Indian Summers, Channel 4, review: Sumptious settings and impeccable performances, but a hollow heart

Forget the pallid love affairs and clunky social commentary, it’s the political machinations that power this show

Sarah Hughes
Sunday 13 March 2016 23:35 GMT
Henry Lloyd-Hughes and Olivia Grant in 'Indian Summers'
Henry Lloyd-Hughes and Olivia Grant in 'Indian Summers' (Channel 4)

Indian Summers is the sort of drama that always promises slightly more than it delivers. No one could fault Paul Rutman’s ambition and his gorgeous-looking take on the fag-end of the Raj is a beautifully bleak tale of scheming Brits and compromised Indians set in a world where no one is wholly innocent and none can be trusted.

Yet for all those sumptuous settings and despite the impeccable performances, there remains something slightly hollow at its heart. Like the scheming, dapper Ralph (Henry Lloyd-Hughes) Indian Summers talks a good game but then fails to truly commit. It’s certainly a stylish story but too often the substance is left behind.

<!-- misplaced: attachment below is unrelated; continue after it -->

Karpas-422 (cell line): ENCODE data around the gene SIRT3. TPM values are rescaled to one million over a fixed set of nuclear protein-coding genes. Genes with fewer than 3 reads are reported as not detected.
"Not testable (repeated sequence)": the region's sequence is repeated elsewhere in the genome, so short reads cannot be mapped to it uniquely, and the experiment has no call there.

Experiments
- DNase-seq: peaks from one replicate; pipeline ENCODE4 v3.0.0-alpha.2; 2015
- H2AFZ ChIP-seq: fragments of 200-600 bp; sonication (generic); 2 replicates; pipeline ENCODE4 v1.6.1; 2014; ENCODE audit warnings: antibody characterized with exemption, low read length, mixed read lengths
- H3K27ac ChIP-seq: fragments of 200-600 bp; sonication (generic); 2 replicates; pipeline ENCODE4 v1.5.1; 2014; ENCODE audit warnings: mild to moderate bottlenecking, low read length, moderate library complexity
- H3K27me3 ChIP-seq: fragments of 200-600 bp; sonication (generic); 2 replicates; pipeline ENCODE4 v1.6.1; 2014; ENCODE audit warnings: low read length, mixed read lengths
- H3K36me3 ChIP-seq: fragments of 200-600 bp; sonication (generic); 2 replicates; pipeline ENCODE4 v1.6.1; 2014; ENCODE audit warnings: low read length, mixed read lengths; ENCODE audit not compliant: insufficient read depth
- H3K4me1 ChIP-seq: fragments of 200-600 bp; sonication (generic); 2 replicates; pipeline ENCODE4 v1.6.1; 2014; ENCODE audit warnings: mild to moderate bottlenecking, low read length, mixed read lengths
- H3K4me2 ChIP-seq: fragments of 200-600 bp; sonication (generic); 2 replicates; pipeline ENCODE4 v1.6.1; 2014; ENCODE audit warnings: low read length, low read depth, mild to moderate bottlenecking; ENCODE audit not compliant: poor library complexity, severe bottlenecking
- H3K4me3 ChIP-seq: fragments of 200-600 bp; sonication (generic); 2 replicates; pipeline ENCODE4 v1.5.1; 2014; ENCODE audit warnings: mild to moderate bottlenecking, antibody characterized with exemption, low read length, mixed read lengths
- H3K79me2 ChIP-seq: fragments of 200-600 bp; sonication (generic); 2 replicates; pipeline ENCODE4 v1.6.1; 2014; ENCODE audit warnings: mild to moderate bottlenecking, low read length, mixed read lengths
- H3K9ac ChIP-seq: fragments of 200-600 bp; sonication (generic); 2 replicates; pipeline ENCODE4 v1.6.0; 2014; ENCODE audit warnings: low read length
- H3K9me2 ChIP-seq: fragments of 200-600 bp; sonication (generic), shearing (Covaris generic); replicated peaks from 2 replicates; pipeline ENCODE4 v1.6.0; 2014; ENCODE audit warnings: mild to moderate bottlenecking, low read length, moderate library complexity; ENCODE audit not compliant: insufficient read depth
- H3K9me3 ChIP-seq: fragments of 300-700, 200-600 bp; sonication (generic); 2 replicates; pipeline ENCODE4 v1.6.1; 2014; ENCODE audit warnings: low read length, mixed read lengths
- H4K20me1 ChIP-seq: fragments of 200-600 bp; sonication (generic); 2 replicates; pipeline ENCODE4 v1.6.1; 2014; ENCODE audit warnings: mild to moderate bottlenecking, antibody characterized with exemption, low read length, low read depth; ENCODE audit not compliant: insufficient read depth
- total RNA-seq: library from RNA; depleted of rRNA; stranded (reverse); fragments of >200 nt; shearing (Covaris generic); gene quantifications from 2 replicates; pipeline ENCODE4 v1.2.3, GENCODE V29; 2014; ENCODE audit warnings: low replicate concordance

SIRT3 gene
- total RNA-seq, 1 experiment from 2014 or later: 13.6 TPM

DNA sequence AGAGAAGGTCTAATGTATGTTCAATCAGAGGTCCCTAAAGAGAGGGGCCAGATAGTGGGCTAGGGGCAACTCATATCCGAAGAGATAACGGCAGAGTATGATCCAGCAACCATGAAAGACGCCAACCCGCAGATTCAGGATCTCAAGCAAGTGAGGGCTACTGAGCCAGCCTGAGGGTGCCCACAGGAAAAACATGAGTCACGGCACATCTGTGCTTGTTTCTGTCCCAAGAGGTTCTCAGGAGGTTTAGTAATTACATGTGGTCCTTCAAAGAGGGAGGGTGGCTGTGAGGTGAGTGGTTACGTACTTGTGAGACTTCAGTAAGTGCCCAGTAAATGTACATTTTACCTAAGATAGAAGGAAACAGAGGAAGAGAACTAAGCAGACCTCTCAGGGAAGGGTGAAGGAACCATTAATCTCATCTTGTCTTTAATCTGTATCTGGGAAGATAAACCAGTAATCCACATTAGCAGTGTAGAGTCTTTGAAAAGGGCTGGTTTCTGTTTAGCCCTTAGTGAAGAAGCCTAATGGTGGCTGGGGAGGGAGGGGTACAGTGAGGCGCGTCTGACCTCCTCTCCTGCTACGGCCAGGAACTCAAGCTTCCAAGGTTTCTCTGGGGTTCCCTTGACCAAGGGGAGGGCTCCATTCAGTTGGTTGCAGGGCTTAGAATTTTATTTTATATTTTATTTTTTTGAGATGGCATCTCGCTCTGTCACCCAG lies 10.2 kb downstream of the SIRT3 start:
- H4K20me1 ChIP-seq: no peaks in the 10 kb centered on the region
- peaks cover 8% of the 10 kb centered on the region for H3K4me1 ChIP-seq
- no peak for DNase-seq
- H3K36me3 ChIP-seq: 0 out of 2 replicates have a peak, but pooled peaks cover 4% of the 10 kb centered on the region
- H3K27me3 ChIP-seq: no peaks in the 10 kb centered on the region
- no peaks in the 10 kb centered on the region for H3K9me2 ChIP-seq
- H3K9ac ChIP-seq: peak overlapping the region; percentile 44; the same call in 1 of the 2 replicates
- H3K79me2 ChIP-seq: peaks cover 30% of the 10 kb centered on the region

The second series jumped forward three years, moving the action to 1935 where the talk was of freedom and the scent of revolution increasingly in the air. Alas, the passing years didn’t appear to have made anyone more cheerful. Our nominal hero, the dashing and conflicted Aafrin (Nikesh Patel) was still working for the Brits while plotting for Indian independence on the side. His erstwhile love, Alice (Jemima West) was ensconced in an unhappy marriage. Ralph, Alice’s machiavellian brother, was also married, in his case to fake American heiress Madeleine (Olivia Grant), who appears to have spent the intervening three years polishing her Lady Macbeth act, while Julie Walters’ sinister Cynthia Coffin is still squatting in the Royal Simla Club trying to ensure that “my Ralphie” wins the game.

If that all sounds oddly like a 1930s version of House of Cards, well, at its best that’s exactly what Indian Summers is. Forget the pallid love affairs and clunky social commentary, it’s the political machinations that power this show, a fact that’s emphasised by the chemistry between Ralph and Aafrin far outshining any other pairing.

Thus the best part of this opener was the delicate duel between the two about just how much Ralph really suspected about Aafrin’s real allegiances. It ended, as things in Indian Summers so often do, with Ralph embracing Aafrin and assuring him that they were brothers of a kind. I’d rather cuddle up next to a scorpion myself but Aafrin did a good job of pretending to look pleased.

Join our commenting forum

Join thought-provoking conversations, follow other Independent readers and see their replies


Thank you for registering

Please refresh the page or navigate to another page on the site to be automatically logged inPlease refresh your browser to be logged in